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Use color to obscure text Apps
I keep track of passwords and other sensitive information in a Rich Text TextEdit document and store it in an encrypted disk image. This way I have a reference for this information when I need it, but it's secure until that time. However, I occasionally need to access this document while another person is at my desk, and I don't want to risk them casually seeing anything I don't want them to see.

My solution, which I think I saw somewhere else several years ago, was to change the text color of the sensitive parts of the file to white and delimit it with something obvious. For example, I might have an entry like the following in this document:

Server username/password: . Bob ./. $w0rdf1sh .

By changing the colors of the text for the username and password to white (or whatever the background color of the document it, but that'll almost always be white), the text between the periods for each field becomes invisible. To see it all I have to do is highlight it, which allows for selective viewing of just the part(s) of the document I want to see.

In TextEdit this is easy with the 'Show Colors' menu option in the 'Format » Text' submenu, which is easily accessed with the Cmd-Shift-C keyboard shortcut. Just highlight the text you want to obscure, possibly by using the Command key to select discontinuous pieces of text, then set the text color to white. The delimiters (I use periods) indicate where the hidden text is, and I add some arbitrary white space around passwords so that the size of the space between the delimiters isn't a clue as to how long the password might be. This is certainly not a substitute for secure storage of information, but it can help reduce the likelihood of an over-the-shoulder type of information leak.

[crarko adds: I tested this, and it works as described.]
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Use color to obscure text
Authored by: greed on Jul 08, '10 07:53:55AM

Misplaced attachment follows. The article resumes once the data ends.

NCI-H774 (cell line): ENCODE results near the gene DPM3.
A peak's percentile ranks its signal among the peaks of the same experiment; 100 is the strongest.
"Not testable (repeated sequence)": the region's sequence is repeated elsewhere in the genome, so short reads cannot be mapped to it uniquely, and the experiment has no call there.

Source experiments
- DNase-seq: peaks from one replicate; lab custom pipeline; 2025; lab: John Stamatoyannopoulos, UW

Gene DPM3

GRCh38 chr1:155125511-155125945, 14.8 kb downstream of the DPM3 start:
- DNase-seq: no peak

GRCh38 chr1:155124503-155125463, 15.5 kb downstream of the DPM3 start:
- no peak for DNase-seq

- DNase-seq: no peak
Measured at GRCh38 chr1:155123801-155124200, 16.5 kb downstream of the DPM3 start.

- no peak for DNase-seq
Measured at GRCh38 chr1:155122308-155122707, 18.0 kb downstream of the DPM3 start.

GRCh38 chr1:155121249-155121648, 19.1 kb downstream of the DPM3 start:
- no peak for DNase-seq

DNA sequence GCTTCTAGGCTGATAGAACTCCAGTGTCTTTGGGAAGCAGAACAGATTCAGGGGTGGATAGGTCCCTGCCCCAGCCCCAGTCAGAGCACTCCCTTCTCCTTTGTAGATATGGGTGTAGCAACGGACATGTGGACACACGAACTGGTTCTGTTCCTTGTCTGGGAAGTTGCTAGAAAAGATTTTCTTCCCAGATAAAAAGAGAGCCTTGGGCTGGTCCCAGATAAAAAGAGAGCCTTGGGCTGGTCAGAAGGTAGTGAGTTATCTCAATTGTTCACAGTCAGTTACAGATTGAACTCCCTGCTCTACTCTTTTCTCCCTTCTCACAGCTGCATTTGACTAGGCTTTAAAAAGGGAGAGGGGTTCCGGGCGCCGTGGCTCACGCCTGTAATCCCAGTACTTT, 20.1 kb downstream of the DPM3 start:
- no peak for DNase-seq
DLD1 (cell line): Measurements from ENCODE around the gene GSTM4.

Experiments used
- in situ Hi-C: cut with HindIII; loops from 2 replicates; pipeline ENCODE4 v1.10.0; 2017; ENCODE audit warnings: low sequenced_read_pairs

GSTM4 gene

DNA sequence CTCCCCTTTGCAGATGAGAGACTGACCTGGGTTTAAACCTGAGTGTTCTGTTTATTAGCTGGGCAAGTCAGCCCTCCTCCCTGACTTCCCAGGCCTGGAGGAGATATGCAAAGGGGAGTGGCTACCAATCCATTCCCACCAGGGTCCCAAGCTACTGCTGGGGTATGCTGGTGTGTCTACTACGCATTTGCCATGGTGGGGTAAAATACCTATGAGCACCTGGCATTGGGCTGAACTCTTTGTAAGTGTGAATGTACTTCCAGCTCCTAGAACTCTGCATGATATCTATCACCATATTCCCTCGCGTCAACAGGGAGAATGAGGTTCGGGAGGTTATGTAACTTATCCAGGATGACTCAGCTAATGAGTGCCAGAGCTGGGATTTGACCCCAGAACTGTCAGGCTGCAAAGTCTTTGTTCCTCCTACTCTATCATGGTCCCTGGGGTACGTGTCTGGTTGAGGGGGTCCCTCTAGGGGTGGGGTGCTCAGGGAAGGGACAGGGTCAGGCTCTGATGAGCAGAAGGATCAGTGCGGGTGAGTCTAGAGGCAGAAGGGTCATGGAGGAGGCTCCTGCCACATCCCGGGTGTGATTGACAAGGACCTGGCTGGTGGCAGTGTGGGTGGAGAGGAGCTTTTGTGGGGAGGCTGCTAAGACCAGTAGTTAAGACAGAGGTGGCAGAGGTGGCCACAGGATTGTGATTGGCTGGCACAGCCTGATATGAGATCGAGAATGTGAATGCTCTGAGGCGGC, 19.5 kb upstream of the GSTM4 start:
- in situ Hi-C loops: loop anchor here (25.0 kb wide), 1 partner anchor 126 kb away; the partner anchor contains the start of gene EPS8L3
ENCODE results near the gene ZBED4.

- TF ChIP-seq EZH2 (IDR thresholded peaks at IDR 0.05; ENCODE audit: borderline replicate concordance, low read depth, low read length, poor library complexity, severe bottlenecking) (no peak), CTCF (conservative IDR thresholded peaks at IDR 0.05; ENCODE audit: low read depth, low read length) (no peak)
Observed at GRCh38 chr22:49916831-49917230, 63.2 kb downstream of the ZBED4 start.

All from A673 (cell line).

The website TV Tropes (caution: may result in massive loss of productivity if visited) uses the same technique to hide spoilers. It works quite well for accidental-disclosure protection.

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Keychain
Authored by: PatrickS on Jul 08, '10 07:53:58AM

This may be useful if you intent to use the same file across platforms and don't want to invest in a multi-platform password manager. May need some experiments regarding usable/standardized colours though.

For Mac-only use: Why not use the Keychain to store passwords and other sensitive stuff? It even has a "copy to clipboard" function for the password allowing to paste the password into a web form without ever displaying it on the screen.



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Keychain
Authored by: mkluskens on Jul 09, '10 07:23:10AM

Storing a password in Keychain Access and in a document on an encrypted disk image both result in roughly the same level of security, but highly dependent on which version of OS X and if you activated Windows File Sharing. I don't have experience with other password storing products nor have I read reviews by security professional regarding their strengths and weaknesses.

With Keychain Access you are telegraphing your intent to view a password, but you can make it go away with cmd-w as soon as you have seen it.

With the white-on-white encrypted document it's a bit less obvious that you are going to look at a password and depending on the font size and highlight color it might be impossible for another person to read unless they are as close as you are to your screen and/or have better eyesight then you and you only have to view part of it.

I'm not sure about documentation on breaking encrypted disk images, but anyone in that business probably has access to that information, but I doubt a 5th grader could do it.

Access to your passwords in Keychain Access is granted to anyone who can enter your password, which could be obtained by cracking the password hash or hashes stored on your boot disk (in /var). If you are foolish enough to enable Windows File Sharing under 10.5 or later then getting your password is trivial as the password hash stored to enable Windows Sharing is trivial by today's standards (I tested this on a previous release of OS X and in OS X 10.5 Apple finally warned the user about this). 1 TB hard disks with hash tables for passwords up to 14 characters have been widely available since 1 TB hard disks came out but mostly with Windows LM & NTLM hashes (currently sell for $500) (google "rainbow tables" for documentation on this topic. Web sites exist were you submit the hash and they give you the password). The location of the OS X password hashes is documented so a 5th grader with access to google could probably figure it out. I found step by step instructions last time I researched this issue. FileVault under 10.3 and 10.4 was insecure unless you knew to disable the LM and NTLM hashes, those are disabled by default under 10.5 and later. As a side note, virtually every install of Windows XP and earlier has the LANMAN (LM) hashes enabled making it truly trivial to crack their passwords, and Apple "supports" Windows File Sharing by storing your password in the LM and NTLM hashes. The other choice for Windows File Sharing on OS X is the NT hash which is only slightly stronger, but I think OS X creates them both if you turn on File Sharing in 10.5 & 10.6.